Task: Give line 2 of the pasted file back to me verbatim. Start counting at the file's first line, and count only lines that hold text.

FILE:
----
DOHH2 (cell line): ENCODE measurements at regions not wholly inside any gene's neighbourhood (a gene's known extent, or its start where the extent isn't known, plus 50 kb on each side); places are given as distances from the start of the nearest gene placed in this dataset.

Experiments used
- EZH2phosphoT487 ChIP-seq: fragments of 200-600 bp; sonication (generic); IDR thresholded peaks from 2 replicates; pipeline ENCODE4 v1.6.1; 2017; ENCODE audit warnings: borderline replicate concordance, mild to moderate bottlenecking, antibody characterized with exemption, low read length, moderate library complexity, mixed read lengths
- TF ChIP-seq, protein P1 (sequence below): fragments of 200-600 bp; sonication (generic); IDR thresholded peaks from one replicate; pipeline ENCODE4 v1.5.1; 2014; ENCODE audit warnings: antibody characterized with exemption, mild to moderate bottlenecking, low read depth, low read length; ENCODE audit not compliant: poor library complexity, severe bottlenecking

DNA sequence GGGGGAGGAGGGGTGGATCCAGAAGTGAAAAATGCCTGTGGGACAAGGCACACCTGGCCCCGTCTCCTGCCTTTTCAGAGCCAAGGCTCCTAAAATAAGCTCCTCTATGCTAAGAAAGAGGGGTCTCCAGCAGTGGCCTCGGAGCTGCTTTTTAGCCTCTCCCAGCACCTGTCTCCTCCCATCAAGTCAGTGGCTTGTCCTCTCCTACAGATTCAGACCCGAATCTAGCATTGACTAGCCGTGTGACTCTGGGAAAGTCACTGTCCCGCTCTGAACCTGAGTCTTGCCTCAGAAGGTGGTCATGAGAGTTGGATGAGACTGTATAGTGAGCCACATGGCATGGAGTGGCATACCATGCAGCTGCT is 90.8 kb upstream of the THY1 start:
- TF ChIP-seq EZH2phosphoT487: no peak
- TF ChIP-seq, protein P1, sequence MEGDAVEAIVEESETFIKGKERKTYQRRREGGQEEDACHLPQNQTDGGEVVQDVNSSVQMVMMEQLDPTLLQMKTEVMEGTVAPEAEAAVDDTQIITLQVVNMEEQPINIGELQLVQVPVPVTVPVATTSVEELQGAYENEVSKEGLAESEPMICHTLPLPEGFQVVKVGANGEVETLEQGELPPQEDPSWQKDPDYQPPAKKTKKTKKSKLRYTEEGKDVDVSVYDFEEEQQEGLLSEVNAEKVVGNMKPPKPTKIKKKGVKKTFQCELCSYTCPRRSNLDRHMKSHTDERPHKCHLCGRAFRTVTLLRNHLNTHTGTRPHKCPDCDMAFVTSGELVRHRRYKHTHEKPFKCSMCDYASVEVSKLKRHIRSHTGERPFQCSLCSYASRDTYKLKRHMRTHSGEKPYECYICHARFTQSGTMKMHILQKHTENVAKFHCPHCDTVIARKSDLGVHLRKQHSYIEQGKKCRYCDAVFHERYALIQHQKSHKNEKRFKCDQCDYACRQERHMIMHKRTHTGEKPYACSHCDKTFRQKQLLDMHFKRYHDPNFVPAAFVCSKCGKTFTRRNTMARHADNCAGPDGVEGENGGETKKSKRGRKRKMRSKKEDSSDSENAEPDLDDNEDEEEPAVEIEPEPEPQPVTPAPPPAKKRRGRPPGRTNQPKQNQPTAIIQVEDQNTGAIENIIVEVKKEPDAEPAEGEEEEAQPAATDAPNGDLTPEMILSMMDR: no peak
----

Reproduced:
Experiments used